Dec. 18, 2003 -- Heading into holiday traffic? A silver sleigh -- OK, car -- is your best bet for optimum safety.
A new study, in this week's British Medical Journal, matches car color with car crash injury data.
Researchers analyzed 571 New Zealand car crash cases on urban and rural roads during one year's time. Each crash resulted in the hospitalization or death of at least one occupant. The researchers factored in the driver's age, alcohol and recreational drug use, driving time, weather, and ambient light conditions.
Previous studies have suggested that white or light colored cars have fewer car crashes, but in this study, silver cars had dramatically fewer crashes.
"Silver cars were about 50% less likely to be involved in a crash resulting in serious injury than white cars," writes lead researcher S. Furness, an epidemiologist with the University of Auckland in New Zealand.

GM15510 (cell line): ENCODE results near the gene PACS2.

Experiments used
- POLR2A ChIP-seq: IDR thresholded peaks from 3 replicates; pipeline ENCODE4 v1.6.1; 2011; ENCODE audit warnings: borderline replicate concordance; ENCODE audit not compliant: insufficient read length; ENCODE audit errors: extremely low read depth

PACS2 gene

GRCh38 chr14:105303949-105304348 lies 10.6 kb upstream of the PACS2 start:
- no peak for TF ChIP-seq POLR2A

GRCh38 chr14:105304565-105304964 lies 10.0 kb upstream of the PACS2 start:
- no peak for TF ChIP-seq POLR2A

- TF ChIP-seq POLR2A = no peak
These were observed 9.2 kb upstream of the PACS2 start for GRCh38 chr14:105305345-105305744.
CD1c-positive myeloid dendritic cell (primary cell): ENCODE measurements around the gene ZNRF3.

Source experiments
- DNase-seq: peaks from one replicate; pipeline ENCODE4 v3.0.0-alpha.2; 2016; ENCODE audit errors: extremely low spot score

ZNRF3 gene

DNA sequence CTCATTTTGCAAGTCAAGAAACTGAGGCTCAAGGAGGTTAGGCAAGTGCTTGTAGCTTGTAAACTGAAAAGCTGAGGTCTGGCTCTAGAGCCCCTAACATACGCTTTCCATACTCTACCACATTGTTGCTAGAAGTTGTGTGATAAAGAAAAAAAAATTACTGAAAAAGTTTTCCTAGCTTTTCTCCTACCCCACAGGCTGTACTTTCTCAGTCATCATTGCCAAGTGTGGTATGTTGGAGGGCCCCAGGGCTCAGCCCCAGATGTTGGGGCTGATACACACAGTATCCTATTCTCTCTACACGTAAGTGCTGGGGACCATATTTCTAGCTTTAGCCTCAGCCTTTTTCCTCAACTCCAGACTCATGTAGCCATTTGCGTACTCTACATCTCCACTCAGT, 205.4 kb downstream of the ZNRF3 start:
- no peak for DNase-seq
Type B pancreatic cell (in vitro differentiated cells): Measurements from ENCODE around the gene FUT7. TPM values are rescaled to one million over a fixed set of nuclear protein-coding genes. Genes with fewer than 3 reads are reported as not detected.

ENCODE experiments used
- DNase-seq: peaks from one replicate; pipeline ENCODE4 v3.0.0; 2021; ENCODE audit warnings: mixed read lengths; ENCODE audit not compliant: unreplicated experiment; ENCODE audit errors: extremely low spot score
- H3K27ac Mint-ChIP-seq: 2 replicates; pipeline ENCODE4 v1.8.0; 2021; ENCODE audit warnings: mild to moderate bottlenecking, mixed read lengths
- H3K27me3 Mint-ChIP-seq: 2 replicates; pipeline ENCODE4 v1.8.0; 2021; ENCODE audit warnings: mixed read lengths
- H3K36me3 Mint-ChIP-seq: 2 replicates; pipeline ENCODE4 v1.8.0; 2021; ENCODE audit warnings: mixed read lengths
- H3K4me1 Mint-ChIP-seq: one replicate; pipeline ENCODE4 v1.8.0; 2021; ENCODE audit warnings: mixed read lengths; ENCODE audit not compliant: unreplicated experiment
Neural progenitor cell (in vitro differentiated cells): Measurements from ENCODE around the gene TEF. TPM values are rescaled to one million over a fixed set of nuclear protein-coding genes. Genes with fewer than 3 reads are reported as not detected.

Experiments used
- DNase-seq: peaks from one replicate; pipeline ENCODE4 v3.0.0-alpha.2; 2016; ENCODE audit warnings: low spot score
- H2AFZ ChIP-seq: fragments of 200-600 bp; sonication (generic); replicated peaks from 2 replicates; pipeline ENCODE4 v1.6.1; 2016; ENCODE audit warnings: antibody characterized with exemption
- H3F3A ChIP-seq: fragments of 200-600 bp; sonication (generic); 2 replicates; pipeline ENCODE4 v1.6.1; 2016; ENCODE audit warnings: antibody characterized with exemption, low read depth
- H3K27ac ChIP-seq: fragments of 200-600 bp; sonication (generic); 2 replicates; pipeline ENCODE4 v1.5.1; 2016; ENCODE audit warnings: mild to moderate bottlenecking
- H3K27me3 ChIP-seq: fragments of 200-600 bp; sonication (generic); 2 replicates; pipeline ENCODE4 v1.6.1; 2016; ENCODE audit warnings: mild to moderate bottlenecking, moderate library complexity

Researchers also found:
- Brown cars were least safe: Occupants in brown cars had the highest risk of serious injury in car crashes.
- Occupants in black and green cars had a slightly lower risk than in brown cars, but the risk of injury was higher than in white cars.
- Occupants in white, yellow, grey, red, and blue cars all had medium-range injury risk -- between silver and brown.
The researchers say increasing the proportion of silver cars on roads may be a potential strategy for reducing injury from car crashes.
SOURCE: Furness, S. British Medical Journal, Dec. 20-27, 2003; vol 327: pp1455-1456.